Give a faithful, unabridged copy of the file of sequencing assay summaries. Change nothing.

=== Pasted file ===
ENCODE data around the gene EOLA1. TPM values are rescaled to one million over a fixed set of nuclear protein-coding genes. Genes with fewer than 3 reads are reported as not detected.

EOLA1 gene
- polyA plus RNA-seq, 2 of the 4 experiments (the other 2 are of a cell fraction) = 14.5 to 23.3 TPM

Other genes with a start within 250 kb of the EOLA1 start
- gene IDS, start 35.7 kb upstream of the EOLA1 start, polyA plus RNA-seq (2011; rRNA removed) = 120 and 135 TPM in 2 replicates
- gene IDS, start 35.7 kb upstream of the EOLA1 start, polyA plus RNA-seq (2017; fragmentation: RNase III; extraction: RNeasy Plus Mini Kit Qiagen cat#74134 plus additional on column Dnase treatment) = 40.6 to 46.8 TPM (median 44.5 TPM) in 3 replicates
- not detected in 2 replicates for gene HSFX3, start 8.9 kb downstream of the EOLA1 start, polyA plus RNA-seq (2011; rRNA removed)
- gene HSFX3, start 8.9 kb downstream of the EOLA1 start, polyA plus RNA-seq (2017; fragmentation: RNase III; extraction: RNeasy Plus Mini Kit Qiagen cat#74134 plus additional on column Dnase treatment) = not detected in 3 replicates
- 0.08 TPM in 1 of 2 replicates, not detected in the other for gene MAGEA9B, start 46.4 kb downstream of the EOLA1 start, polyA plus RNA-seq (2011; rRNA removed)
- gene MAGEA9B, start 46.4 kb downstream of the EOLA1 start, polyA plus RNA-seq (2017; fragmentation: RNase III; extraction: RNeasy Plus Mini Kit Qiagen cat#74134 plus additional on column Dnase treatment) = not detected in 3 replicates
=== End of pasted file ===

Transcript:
ENCODE data around the gene EOLA1. TPM values are rescaled to one million over a fixed set of nuclear protein-coding genes. Genes with fewer than 3 reads are reported as not detected.

EOLA1 gene
- polyA plus RNA-seq, 2 of the 4 experiments (the other 2 are of a cell fraction) = 14.5 to 23.3 TPM

Other genes with a start within 250 kb of the EOLA1 start
- gene IDS, start 35.7 kb upstream of the EOLA1 start, polyA plus RNA-seq (2011; rRNA removed) = 120 and 135 TPM in 2 replicates
- gene IDS, start 35.7 kb upstream of the EOLA1 start, polyA plus RNA-seq (2017; fragmentation: RNase III; extraction: RNeasy Plus Mini Kit Qiagen cat#74134 plus additional on column Dnase treatment) = 40.6 to 46.8 TPM (median 44.5 TPM) in 3 replicates
- not detected in 2 replicates for gene HSFX3, start 8.9 kb downstream of the EOLA1 start, polyA plus RNA-seq (2011; rRNA removed)
- gene HSFX3, start 8.9 kb downstream of the EOLA1 start, polyA plus RNA-seq (2017; fragmentation: RNase III; extraction: RNeasy Plus Mini Kit Qiagen cat#74134 plus additional on column Dnase treatment) = not detected in 3 replicates
- 0.08 TPM in 1 of 2 replicates, not detected in the other for gene MAGEA9B, start 46.4 kb downstream of the EOLA1 start, polyA plus RNA-seq (2011; rRNA removed)
- gene MAGEA9B, start 46.4 kb downstream of the EOLA1 start, polyA plus RNA-seq (2017; fragmentation: RNase III; extraction: RNeasy Plus Mini Kit Qiagen cat#74134 plus additional on column Dnase treatment) = not detected in 3 replicates